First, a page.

In 2009, during his stint as prime minister, President Vladimir Putin flirted with being a columnist at literary magazine Russky Pioner, famous for its ostentatious parties. A vehicle for the literary ambition of the Russian elite, its contributors have also included presidential aide Vladislav Surkov and Alfa Group chairman Mikhail Fridman. Back then, it seemed, glossy magazines were fashionable.
On Wednesday, Putin signed into law a bill that will limit foreign ownership of all Russian media assets to 20 percent, meaning most major publishing houses that publish fashion and style magazines, as well as the country's leading independent newspapers, will have to change their ownership structure.
While the law was criticized as being aimed at tackling Russia's remaining independent business news outlets, above all Vedomosti and Forbes, State Duma deputies put forward the case that glossy magazines present a greater danger to Russia's national security than newspapers covering politics and society, sparking a discussion over whether the culture of glamour is a threat to Russia.
In his column in government newspaper Rossiiskaya Gazeta, Pyotr Orlov warned that fashion magazines and the world of glamour could pose a threat to Russia's security by making national pride and patriotism appear unfashionable.
"If respecting your own country becomes unfashionable, what will happen to us?" he despaired in an article titled "Glamorous Misery," published at the beginning of this month.
Orlov accused Russian fashion designers Ulyana Sergeyenko and Vika Gazinskaya, former Harper's Bazaar Russia editor Miroslava Duma and other celebrities and style bloggers of a lack of patriotism, and claimed they were working to please the Western public.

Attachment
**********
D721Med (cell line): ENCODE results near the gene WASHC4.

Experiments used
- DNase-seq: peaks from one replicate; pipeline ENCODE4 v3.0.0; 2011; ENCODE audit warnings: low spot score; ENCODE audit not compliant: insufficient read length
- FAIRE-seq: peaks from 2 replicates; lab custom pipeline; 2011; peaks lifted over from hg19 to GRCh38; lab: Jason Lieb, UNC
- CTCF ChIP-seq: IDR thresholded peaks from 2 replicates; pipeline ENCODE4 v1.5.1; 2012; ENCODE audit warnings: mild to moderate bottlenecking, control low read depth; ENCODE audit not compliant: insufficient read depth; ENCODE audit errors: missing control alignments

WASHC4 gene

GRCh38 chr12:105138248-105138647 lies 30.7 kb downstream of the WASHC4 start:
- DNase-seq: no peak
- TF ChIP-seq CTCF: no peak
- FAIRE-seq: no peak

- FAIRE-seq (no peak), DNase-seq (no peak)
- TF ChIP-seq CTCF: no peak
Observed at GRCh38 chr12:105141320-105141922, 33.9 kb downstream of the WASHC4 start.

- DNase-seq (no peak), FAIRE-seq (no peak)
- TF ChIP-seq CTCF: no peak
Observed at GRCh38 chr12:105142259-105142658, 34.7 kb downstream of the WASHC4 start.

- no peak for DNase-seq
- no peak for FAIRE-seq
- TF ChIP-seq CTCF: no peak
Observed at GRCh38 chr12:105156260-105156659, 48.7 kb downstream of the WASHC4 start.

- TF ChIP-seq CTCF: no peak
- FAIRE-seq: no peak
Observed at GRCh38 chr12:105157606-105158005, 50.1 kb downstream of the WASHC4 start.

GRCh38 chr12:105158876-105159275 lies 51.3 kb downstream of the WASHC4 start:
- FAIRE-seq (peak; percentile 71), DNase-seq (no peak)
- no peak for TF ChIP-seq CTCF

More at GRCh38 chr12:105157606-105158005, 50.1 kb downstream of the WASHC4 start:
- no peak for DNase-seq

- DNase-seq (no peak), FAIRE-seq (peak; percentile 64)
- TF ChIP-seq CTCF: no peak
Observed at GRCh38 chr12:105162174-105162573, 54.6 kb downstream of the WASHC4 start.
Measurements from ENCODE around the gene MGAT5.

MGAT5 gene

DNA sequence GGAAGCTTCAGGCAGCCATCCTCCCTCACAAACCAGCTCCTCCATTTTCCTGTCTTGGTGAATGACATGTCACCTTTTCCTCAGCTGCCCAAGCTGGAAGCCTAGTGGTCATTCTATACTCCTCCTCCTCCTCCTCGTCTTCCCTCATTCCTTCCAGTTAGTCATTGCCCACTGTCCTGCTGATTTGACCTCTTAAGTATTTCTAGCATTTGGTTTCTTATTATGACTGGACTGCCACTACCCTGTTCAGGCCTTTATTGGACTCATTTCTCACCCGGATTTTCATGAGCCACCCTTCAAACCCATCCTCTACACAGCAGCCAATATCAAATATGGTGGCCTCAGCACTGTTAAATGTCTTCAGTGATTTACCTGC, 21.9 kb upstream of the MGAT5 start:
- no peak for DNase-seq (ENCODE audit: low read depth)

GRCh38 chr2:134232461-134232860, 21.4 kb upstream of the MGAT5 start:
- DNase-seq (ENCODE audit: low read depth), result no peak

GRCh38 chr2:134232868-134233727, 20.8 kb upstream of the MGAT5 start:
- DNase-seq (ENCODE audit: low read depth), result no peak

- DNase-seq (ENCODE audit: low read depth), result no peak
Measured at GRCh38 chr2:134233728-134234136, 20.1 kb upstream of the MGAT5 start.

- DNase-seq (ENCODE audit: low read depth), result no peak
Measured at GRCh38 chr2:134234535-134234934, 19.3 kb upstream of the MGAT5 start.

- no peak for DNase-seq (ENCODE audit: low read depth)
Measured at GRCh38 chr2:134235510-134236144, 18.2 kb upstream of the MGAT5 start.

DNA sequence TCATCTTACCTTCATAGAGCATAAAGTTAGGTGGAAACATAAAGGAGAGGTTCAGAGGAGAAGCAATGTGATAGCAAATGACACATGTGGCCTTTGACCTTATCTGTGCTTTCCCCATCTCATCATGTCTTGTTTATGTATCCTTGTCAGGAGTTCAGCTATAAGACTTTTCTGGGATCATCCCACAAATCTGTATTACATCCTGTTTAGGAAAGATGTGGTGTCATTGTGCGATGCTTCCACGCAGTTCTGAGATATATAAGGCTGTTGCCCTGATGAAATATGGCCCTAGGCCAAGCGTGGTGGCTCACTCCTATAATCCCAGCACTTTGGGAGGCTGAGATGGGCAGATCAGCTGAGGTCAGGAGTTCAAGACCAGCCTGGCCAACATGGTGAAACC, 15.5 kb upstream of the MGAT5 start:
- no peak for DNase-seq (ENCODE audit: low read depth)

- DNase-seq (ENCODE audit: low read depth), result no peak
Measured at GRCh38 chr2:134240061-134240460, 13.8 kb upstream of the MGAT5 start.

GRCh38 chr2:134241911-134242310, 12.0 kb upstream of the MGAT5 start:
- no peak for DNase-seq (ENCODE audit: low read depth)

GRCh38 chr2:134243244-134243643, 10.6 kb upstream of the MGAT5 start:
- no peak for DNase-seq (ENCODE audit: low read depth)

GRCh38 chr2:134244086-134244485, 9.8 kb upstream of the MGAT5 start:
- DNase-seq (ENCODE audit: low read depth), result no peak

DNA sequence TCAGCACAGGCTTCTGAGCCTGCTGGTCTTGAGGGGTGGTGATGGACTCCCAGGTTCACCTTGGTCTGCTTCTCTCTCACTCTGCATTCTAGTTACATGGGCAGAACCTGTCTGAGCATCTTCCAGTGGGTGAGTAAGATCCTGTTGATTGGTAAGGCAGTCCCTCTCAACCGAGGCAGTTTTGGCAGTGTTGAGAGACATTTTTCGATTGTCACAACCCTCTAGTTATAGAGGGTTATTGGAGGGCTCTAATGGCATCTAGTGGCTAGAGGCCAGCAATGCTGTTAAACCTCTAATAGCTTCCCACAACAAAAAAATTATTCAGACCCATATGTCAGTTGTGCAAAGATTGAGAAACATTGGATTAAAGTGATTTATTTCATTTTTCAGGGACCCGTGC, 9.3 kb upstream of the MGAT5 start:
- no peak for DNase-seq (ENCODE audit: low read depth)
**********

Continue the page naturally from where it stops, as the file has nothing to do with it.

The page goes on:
The column caused an uproar, with prominent opposition-minded socialite Ksenia Sobchak publishing a response in the lifestyle magazine Snob, founded by oligarch-turned-politician Mikhail Prokhorov.
"If you make the country fashionable and advanced, absolutely everybody will respect it. In contrast to love, respect has to be earned," Sobchak wrote.
Sobchak praised Russian it-girls for popularizing the country's image in fashion capitals and representing the best of modern Russian aesthetics.
Sobchak and Orlov embody the two camps that Russian society has divided itself into: one arguing for self-imposed isolation in order to retain what is true and traditional to Russian culture, and the other looking for ways to make Russia relevant and attractive internationally.
Nikolai Uskov, editor-in-chief at Snob and one of the originators of the term "Putin's Glamour" — used to describe the glitzy, upwardly mobile section of society that emerged under Putin — said the culture of glamour and glossy magazines translates "important civilizational values."
"Glossy magazines carry a system of values, I would not underestimate their importance," he told The Moscow Times.
In defiance of the rhetoric coming out of the State Duma, Russian Mercedes-Benz Fashion Week will launch next Wednesday.
"What has happened is that Russia has become more interesting to people — press and buyers — in the outside world, we have seen a surge of interest since last season," Alexander Shumsky, head of the fashion week, told The Moscow Times.
According to Shumsky, a surge of patriotism in fashion has also been evident.
"What is made in Russia is perceived unambiguously well by consumers today," he said.
Tony Ward, a Lebanese-Italian fashion designer who has worked for Dior, Karl Lagerfeld and Chloe, will present his collection in Moscow this year.
"Russians, unlike very traditional European consumers, are adventurous," Ward, who claimed he has many clients among the Russian elite, told The Moscow Times.
"It is a traditionalist country, but Russians know how to follow the trend. This is the paradox of the situation," he said.